Republicans in the Legislature say Pennsylvania can’t afford Gov. Ed Rendell’s income tax increase. The way the economy is going, the state might not be able to live without it.
After a spring in which state Cabinet secretaries were on a mission to prep the press and the public for the horribles that would unfold if the Senate budget plan were adopted, Mr. Rendell dropped the other shoe Tuesday by calling for a 0.5 percentage point boost in the 3.07 percent income tax.
The 16 percent jump in the tax rate would expire after three years, the governor said, and be accompanied by a temporary suspension in the phaseout of the Capital Stock and Franchise Tax on business assets. The business tax is 1.89 mills today, but would become 2.89 mills for the next three years.
Facing a mounting deficit now projected at $3.2 billion, the administration previously announced spending cuts of $1 billion and plans to raise revenue from various sources. That still left the governor’s $28.5 billion budget way short, triggering his call for $1.8 billion a year from the higher income and capital stock taxes.
By contrast, the Republican-controlled Senate has offered a Draconian $27.3 billion budget that would unleash deep cuts on virtually every program and service: schools, hospitals, nursing homes, business aid, farms, prisons, state police — you name it. What’s more, even prior to the income tax proposal, Republicans were maligning the governor’s other sought-after revenue generators: $61 million from a higher cigarette tax, $38 million from a new tax on cigars and smokeless tobacco, $107 million from an extraction tax on the Marcellus shale gas deposits and $375 million from the Rainy Day Fund.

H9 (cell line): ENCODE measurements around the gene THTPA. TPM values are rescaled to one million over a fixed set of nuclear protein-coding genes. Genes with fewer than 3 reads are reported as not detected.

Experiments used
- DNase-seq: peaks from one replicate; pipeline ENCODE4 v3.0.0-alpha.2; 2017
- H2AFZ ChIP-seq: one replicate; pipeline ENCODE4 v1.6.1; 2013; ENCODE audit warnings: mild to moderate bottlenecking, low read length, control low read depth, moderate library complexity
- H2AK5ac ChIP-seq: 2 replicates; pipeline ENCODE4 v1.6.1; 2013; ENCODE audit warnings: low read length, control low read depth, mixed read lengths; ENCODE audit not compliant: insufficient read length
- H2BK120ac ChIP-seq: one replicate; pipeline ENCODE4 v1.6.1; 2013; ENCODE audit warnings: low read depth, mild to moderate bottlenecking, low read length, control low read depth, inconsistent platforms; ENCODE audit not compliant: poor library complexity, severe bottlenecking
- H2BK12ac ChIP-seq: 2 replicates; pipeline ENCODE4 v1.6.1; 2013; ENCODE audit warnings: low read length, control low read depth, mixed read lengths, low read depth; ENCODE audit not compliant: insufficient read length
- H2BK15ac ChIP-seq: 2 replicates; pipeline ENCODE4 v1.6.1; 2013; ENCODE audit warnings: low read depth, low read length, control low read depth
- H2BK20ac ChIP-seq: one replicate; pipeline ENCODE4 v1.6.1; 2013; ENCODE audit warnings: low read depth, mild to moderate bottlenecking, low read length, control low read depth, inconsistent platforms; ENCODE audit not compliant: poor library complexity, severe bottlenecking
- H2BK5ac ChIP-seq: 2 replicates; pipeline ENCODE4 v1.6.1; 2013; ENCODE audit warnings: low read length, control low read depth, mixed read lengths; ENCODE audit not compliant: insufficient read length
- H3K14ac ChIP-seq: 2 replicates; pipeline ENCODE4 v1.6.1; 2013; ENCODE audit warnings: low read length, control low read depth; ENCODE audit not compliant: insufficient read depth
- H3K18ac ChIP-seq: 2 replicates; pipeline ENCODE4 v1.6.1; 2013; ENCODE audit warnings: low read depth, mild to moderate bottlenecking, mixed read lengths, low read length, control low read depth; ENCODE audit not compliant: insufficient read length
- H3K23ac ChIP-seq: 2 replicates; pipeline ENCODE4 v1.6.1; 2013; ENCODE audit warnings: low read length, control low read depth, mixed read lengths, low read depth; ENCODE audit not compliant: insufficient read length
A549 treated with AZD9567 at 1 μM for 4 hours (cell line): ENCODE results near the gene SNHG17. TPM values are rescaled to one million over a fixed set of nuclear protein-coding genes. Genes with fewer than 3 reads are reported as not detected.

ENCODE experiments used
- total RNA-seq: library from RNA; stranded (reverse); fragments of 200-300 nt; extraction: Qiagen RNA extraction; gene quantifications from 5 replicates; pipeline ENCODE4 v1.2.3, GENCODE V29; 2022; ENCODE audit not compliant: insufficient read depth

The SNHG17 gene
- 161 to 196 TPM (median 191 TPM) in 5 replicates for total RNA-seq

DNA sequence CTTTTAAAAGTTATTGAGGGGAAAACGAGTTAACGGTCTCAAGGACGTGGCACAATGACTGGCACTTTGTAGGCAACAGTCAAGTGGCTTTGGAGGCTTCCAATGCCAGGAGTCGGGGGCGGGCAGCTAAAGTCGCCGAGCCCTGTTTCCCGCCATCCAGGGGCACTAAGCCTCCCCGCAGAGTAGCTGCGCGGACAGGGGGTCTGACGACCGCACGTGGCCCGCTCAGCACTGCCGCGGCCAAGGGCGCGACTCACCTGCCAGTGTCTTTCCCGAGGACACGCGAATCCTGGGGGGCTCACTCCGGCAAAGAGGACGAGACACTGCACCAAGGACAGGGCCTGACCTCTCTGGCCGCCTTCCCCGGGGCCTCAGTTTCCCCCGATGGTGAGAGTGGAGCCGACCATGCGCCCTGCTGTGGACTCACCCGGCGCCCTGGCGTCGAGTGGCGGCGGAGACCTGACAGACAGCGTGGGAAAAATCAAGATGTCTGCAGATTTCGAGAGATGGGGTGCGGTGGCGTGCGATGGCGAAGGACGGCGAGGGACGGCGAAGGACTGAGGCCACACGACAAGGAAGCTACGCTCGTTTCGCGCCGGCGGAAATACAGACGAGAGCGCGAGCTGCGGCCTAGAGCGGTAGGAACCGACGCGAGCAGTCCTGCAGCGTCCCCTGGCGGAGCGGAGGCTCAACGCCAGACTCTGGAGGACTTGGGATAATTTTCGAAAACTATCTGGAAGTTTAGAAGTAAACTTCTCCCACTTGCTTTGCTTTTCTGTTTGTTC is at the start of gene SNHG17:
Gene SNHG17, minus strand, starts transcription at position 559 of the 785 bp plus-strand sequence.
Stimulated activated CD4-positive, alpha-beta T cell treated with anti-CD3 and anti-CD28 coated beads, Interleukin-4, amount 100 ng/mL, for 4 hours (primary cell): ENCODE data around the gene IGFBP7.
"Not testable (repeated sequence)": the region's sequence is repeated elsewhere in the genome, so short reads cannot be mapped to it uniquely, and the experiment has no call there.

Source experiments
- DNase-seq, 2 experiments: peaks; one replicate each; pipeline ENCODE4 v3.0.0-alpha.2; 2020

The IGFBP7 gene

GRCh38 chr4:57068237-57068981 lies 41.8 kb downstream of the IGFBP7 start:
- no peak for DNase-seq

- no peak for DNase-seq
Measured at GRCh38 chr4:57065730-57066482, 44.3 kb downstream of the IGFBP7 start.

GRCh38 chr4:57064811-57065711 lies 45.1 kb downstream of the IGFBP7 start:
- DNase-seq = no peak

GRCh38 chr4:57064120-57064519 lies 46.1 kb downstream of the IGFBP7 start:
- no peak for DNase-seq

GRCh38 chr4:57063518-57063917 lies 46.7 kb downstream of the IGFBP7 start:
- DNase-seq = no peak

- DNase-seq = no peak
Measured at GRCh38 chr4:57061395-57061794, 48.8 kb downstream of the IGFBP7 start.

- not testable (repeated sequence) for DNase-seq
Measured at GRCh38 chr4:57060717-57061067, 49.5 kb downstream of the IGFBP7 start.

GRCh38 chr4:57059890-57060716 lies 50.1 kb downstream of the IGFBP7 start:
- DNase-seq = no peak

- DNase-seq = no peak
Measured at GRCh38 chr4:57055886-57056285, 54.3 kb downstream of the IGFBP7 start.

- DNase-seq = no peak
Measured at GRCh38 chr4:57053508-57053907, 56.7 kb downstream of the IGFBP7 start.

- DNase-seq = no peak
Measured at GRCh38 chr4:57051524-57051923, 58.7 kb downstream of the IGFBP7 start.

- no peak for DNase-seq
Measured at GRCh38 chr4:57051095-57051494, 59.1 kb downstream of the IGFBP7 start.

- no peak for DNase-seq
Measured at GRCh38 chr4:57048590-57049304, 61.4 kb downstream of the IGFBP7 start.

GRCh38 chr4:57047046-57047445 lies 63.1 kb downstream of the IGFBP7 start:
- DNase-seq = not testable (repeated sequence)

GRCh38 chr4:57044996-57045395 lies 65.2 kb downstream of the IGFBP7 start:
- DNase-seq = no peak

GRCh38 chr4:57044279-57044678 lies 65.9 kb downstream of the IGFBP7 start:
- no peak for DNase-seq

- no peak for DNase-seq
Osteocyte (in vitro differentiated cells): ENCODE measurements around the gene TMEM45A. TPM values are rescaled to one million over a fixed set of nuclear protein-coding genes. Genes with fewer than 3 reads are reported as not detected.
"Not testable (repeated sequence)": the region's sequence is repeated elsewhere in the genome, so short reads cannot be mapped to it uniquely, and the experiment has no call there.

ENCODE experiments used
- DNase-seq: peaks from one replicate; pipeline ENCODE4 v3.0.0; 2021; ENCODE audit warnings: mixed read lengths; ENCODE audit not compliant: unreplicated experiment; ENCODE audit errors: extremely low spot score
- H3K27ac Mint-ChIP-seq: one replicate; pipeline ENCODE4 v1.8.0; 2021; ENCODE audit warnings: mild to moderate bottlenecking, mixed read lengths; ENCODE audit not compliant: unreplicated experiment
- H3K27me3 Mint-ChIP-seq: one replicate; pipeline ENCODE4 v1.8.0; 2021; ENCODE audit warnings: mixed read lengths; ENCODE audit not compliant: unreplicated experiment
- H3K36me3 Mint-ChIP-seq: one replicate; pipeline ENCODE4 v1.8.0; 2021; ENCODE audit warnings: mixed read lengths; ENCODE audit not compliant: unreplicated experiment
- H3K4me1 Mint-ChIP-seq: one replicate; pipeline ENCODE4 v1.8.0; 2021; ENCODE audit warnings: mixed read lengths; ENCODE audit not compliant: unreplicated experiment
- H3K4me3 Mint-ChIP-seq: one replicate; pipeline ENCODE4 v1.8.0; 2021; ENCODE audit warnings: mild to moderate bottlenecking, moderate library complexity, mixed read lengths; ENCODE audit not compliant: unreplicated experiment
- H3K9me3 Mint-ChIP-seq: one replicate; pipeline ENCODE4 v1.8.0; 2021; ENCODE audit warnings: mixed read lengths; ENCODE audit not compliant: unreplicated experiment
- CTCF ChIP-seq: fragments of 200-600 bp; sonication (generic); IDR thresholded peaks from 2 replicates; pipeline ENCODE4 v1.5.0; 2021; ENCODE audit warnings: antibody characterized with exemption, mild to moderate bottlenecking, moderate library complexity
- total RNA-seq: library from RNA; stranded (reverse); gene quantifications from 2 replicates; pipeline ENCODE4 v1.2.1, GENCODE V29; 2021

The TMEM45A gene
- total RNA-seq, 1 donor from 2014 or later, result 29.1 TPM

Earth to GOP ... this recession is rain, and it’s time to tap the fund.
Naturally, Pennsylvanians would prefer a lower income tax increase (if any at all), a one-year rather than three-year term for the higher rate and new savings from additional budget cuts (the governor ordered another $500 million in cuts yesterday). But difficult times require tough action.
The governor’s slashed budget and tax increases deal with the revenue shortfall by sufficiently spreading the pain so Pennsylvania can still move forward. The Senate Republicans’ approach of cuts-only will inflict untold harm when many Pennsylvanians, because of the national downturn, can least afford it.
We believe if given the hard choice, most Pennsylvanians would opt for the governor’s broad-based solution. But if neither Democrats nor Republicans want to be blamed for a disastrous outcome, it’s time to begin the long march toward compromise.